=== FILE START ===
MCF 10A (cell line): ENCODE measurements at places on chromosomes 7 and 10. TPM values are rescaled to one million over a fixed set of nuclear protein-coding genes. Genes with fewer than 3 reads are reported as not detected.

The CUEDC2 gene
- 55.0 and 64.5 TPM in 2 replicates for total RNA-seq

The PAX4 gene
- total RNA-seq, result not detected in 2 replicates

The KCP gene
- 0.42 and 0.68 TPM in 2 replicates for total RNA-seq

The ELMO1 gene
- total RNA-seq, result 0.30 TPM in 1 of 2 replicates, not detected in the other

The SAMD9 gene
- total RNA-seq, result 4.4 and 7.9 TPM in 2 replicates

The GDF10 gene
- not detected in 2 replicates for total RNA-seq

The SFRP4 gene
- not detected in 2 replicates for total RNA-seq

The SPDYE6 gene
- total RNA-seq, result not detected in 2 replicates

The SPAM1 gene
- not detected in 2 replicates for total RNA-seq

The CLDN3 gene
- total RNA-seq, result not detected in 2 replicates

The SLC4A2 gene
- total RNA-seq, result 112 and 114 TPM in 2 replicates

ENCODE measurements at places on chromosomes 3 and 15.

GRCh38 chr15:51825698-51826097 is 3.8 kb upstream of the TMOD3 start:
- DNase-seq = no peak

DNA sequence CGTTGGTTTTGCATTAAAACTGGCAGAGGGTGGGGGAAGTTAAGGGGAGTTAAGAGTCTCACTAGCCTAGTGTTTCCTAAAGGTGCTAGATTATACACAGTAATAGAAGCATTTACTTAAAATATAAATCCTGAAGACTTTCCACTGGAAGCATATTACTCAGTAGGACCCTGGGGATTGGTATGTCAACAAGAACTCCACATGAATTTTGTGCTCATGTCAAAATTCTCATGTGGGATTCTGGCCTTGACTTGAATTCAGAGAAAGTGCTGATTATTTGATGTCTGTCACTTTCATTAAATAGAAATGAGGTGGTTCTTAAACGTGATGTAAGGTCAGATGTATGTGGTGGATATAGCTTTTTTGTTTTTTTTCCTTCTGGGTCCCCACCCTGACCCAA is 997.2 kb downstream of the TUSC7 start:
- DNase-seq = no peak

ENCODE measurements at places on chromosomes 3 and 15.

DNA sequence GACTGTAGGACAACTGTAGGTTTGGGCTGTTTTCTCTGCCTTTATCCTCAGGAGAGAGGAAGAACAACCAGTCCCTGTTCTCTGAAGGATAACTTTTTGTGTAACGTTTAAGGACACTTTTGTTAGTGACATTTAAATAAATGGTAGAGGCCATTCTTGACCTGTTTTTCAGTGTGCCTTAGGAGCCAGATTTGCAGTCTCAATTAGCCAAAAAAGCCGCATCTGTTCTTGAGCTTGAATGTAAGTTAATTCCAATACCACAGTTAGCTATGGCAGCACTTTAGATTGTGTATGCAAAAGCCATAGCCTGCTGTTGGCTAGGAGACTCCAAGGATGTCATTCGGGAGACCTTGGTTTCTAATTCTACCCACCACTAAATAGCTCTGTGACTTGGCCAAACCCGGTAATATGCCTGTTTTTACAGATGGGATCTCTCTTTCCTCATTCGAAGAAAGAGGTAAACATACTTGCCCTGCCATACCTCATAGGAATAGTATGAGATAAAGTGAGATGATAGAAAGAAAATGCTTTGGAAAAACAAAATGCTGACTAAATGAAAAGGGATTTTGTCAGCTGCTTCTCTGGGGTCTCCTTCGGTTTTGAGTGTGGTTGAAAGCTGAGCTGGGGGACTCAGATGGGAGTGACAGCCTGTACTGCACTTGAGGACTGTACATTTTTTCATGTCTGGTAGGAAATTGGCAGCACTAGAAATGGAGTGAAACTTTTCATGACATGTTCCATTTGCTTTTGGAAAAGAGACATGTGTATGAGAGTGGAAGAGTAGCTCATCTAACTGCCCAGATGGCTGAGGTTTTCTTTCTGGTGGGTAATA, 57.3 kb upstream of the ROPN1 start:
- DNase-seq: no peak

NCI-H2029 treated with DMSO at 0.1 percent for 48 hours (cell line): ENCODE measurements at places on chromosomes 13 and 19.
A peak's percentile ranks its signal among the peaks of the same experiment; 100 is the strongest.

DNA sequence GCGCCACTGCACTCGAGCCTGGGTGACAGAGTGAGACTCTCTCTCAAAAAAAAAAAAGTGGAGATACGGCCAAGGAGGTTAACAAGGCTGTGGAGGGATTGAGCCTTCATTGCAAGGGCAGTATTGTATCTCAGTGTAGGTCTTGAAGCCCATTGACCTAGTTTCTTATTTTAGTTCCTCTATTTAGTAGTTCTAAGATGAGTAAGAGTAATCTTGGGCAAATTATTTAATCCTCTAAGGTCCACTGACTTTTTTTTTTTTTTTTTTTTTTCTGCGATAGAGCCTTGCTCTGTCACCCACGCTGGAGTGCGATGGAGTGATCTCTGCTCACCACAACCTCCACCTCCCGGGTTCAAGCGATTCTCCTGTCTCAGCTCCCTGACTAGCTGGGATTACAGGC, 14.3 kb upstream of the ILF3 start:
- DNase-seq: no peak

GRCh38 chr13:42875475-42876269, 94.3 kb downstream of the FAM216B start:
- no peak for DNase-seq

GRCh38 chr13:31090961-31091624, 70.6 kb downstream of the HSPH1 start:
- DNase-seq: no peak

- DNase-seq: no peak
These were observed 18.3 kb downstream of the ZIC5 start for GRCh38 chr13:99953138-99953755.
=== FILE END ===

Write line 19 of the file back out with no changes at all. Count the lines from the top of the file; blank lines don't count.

- not detected in 2 replicates for total RNA-seq